Challenger Breaker Panels were installed in thousands of homes in the 1980s and 1990s. Most of the issues in these panels were actually caused by their breakers. Issues from these breakers include:

- Insufficient tripping (not tripping when there is an issue present)

- Overheating

- Melting

- Sometimes: House fires.

Issues I have personally witnessed with these breakers and panels include:

- Dryers losing power

- Intermittent light flickering

- Live breakers which should have tripped

- Melted breakers

- Power issues

- So much damage to the bus bar that the panel had to be replaced

Although these breakers were recalled, many homeowners are not even aware that their panel could be an issue.

Here are some images of one of the Challenger panels I replaced due to overheating/melting of breakers which ruined the bus bar:

Identifying a Challenger Panel: If you want to check if your panel is a Challenger panel, you can check your breakers. The breakers should say Challenger, or if you open your panel door, there should be a brand label listed as Challenger. If you're unsure, you can send us an email and we would be glad to identify your panel brand for you. If you do have a Challenger panel, we do recommend replacing the panel, or at minimum replacing the breakers (if the bus bar does not have damage), as they do pose significant risk.

Challenger isn’t the only panel brand with dangers. Other hazardous panel brands include: Zinsco, Pushmatic, and Federal Pacific. If you have any panels under these names, please hire a licensed electrician to at least have a look. If you do not have a panel with this brand, it is still a smart idea to get your panel bus checked to ensure that there is no corrosion, rust, or other damage.

To read more about these recalls, here's a link to another good article: CLICK HERE.


Lead Electrician Gloudeman Electric, LLC

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What’s that on your inspection sheet, and is it really that important to fix? Great question. An inspector's job when looking at your electrical system (or the system of a home you're looking at buying) is to find anything that is against electrical code; it is their duty as inspectors to ensure that everything of concern is noted.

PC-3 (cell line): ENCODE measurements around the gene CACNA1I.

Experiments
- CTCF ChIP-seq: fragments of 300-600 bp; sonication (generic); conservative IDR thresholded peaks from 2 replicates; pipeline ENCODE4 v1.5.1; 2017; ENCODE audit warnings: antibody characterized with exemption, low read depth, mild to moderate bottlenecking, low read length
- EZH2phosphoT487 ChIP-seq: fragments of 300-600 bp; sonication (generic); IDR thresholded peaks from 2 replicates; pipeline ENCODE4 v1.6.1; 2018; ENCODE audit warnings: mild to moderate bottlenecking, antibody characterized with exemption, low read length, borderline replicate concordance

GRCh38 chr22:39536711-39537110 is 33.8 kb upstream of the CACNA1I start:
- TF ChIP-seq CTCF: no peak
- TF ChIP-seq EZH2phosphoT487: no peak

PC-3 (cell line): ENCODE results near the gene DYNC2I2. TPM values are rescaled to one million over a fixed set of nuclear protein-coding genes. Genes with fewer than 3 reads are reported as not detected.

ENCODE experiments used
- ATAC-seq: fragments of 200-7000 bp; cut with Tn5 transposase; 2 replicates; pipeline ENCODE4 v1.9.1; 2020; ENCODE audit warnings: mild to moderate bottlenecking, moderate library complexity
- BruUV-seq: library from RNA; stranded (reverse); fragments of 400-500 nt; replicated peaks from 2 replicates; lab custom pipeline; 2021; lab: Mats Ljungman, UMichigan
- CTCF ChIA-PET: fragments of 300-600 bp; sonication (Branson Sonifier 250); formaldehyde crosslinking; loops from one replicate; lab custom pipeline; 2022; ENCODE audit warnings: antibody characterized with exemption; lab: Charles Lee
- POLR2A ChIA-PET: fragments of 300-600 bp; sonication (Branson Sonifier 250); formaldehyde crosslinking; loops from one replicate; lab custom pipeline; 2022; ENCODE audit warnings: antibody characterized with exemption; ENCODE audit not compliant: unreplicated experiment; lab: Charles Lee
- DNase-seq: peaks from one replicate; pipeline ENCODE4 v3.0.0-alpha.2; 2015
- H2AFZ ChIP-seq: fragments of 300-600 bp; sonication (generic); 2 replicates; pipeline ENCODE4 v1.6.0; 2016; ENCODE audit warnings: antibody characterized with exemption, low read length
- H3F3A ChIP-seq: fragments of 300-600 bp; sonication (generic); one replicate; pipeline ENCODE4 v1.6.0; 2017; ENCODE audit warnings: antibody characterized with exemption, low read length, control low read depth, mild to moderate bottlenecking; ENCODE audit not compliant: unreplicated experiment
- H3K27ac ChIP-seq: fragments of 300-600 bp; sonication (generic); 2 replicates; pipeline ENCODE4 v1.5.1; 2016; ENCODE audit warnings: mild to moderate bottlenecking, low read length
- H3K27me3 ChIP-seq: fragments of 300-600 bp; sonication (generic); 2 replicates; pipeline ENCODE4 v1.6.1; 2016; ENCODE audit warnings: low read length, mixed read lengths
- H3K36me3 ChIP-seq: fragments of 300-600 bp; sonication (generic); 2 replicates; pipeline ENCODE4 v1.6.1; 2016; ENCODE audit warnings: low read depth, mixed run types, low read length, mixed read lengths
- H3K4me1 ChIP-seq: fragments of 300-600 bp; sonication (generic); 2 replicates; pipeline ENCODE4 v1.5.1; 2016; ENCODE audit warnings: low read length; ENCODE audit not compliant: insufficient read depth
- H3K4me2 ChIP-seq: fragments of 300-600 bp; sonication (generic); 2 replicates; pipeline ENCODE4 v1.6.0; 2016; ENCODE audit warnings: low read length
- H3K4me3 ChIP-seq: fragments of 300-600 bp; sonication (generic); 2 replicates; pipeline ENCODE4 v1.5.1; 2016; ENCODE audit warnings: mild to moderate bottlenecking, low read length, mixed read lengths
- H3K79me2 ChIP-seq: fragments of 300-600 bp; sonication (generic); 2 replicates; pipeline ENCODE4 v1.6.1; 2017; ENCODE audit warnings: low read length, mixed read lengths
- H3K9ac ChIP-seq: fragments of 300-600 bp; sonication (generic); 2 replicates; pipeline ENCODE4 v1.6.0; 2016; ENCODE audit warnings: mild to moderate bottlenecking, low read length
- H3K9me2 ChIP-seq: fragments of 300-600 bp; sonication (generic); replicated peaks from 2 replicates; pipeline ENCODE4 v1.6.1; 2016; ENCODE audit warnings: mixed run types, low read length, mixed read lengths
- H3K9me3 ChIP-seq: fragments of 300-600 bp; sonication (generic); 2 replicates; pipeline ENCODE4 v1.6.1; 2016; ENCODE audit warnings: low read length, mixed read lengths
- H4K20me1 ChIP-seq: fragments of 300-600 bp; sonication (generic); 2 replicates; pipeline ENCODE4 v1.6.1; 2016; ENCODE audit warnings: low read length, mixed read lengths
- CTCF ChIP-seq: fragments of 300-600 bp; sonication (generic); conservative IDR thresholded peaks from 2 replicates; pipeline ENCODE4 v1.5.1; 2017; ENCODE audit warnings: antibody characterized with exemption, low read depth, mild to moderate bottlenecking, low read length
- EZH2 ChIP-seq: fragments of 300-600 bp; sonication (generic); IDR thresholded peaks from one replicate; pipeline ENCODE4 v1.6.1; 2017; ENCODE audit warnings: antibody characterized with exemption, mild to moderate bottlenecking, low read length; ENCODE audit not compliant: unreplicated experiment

Some items may include: open junction boxes, exposed splices, ungrounded electrical panels, ungrounded “open” plugs/switches, reverse polarity, etc. Below I'll get into the "what's that?" of some of these inspection list items and why they're important.

  • Open/missing ground. The purpose of a ground is to safely transfer any unsafe faults back to their source, and to quickly trip (open) a breaker to stop the power from flowing. If there is no ground, then the above isn't possible, which can lead to hazardous situations.

  • Exposed splices/open j (junction) box. Any type of electrical connections (where you might see wire nuts making connections/splices) need to be safely contained inside of a box. When there is an exposed connection (wire connections outside of a junction box), it opens up a potential hazard for other tradesman/homeowners that come in proximity of these splices. Some potentially dangerous situations include if the wires were to get wet, if a rodent were to chew them, or if the connections were to become loose. Since the wires are exposed, these situations could create potential for a fire.

  • Reverse polarity. Reverse polarity means that the electricity is flowing on the wrong terminals of the receptacle (means that the electricity was wired "backwards"). This happens when the “hot” wire (also known as the black or red wire) is wired on the neutral side and the neutral wire is wired on the “hot” side. I'll offer a few examples as to why this is bad. When a lamp is plugged into a reverse polarity outlet, the lamp socket will have power even if the lamp is switched off. In another example, say your toaster was plugged into an outlet that was wired in reverse. If you were to stick your knife in the toaster to retrieve your toast, you could get shocked if your knife were to touch the metal. Essentially, reverse polarity leaves items that normally wouldn’t be energized with voltage.